New or reconstruction projects for urban roadways without a designated on-road bicycle facility must meet or exceed the minimum dimensions indicated in the following design chart.
|Projected Traffic Volume||Design Speed||Lane Width
|Curb Reaction Distance
|Parking Lane Width
|ADT < 10,000||30-45||(b) 10-11||1-2 (d)||7-8|
|50 or over||11-12||2||8-10|
|ADT ≥ 10,000||30-35||(b) 10-11||1-2 (d)||7-10|
|50 or over||11-12||2-4||Not allowed|
Engineering judgment may be used to choose a lane-width dimension other than the widths indicated in the chart for roadways. Factors to consider include safety, speed, population/land use, benefit/cost analysis, traffic mix, peak hourly traffic, farm equipment, environmental impacts, terrain limitations, bicycle traffic, pedestrian traffic, other nonmotorized uses, functional classification, or other factors. Widths less than those indicated in the chart require a variance in accordance with parts 8820.3300 and 8820.3400.
(a) Twelve feet should be considered in industrial areas. One-way turn lanes must be at least ten feet wide, except 11 feet is required if the design speed is 50 mph or higher.
(b) Ten feet may be considered where truck or bus volumes are relatively low, rights-of-way are constrained, and design speeds are 35 mph or less. Eleven feet minimum is required on four-lane, undivided facilities.
(c) Curb reaction must be provided only where parking is not provided.
(d) The state-aid engineer may approve a zero-foot curb reaction distance where the cross-section is constrained, appropriate curb types are used, and drainage collection is adequate. The curb must be constructed without a gutter or monolithically with the adjacent traveled way.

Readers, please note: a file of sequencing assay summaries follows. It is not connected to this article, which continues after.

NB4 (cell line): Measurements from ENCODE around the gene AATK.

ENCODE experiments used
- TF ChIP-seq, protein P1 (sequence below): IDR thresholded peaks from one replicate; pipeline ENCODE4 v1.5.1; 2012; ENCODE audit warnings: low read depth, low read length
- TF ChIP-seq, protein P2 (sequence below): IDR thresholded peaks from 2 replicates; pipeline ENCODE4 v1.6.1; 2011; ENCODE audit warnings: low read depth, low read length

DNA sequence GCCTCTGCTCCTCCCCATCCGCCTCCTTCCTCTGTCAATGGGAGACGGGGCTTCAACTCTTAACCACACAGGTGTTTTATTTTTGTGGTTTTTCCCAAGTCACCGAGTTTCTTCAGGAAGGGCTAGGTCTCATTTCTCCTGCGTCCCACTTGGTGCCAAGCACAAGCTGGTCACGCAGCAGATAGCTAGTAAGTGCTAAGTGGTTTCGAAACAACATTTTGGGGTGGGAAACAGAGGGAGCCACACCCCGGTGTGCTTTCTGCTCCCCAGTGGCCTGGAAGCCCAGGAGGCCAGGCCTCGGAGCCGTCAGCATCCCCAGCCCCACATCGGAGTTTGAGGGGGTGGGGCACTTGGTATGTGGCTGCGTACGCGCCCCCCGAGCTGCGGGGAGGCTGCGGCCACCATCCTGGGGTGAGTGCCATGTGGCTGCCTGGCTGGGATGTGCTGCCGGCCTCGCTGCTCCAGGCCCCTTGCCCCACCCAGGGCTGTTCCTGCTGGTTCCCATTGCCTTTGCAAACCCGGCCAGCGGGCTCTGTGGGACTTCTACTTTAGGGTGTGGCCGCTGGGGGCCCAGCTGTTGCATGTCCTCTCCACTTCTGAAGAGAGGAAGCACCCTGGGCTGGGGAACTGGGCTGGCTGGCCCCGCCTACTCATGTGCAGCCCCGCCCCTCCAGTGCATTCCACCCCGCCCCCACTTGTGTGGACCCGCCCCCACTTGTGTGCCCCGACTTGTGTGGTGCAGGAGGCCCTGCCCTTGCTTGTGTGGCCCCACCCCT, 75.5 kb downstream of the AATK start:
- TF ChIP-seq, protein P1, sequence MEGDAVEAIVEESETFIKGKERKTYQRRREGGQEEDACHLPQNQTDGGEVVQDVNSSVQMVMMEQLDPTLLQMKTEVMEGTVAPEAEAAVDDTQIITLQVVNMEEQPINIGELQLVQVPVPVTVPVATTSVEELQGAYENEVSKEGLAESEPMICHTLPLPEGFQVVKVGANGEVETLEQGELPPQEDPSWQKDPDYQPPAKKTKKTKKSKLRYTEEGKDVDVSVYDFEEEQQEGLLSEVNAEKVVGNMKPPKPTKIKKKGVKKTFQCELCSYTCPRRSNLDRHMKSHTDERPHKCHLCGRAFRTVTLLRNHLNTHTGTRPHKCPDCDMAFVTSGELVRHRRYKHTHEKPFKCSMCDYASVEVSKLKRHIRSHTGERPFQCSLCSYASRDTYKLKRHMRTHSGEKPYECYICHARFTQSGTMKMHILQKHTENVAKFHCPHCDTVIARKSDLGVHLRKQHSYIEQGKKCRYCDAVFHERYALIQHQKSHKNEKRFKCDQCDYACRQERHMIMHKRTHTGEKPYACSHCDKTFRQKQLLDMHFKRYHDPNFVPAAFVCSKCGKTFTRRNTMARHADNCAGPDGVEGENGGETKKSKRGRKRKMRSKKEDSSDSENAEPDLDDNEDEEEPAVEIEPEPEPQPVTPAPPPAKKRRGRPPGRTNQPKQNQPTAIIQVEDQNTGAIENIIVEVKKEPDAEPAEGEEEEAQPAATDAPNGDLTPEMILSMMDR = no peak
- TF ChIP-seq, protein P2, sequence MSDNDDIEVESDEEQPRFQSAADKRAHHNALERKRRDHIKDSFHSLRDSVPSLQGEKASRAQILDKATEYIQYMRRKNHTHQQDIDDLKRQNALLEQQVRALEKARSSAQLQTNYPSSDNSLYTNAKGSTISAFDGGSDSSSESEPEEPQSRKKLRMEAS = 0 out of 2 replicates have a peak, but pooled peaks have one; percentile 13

(e) The roadway ADT and the vehicle mix must be considered when determining parking lane width. In commercial or industrial areas, the minimum parking lane width is eight feet.
One-way streets must have at least two through-traffic lanes.
When a median is included in the design of the two-way roadway, a one-foot minimum curb reaction distance to the median is required on either side of the median. Minimum median width is four feet.
Urban design roadways must be a minimum nine tons structural axle load design.
Roadways not on the state-aid system are not subject to the minimum structural design strength requirements.
The minimum curb-to-curb width of a new bridge must be the required street width, but in no case less than required per Minnesota Statutes, section 165.04. HL-93 loading in the AASHTO LRFD (load and resistance factor design) Specifications is required for new or reconstructed bridges. Rehabilitated bridges must have a load rating factor of at least 0.9 using the AASHTO Manual for Bridge Evaluation, LRFR (load and resistance factor rating) for inventory level. Where the new bridge approach roadway includes elements for the accommodation of pedestrians or bicycles, the new bridge width must also provide for pedestrians or bicycles unless pedestrians or bicycles are otherwise accommodated.
For ADT less than 150, the widths of bridges to remain must be at least the sum of the lanes. For ADT greater than or equal to 150, the widths of bridges to remain must be at least the sum of the lanes plus half the sum of the shoulders, parking lane, and curb reaction distance. Bridges to remain must have a load rating factor of at least 0.75 using the AASHTO Manual for Bridge Evaluation, LRFR (load and resistance factor rating) for inventory level.
Clearance of 1.5 feet from the face of the curb to fixed objects must be provided when the design speed is 40 to 45 mph. A ten-foot clear zone measured from the driving lane must be provided when the design speed is 50 mph or higher.
Unless four lanes are provided, an engineering traffic study is required for traffic volumes greater than 15,000 projected ADT to determine lane configuration and lane use.
20 SR 1041; 23 SR 1455; 24 SR 1885; 29 SR 449; 32 SR 608; 36 SR 925; 37 SR 697; 42 SR 485
November 20, 2017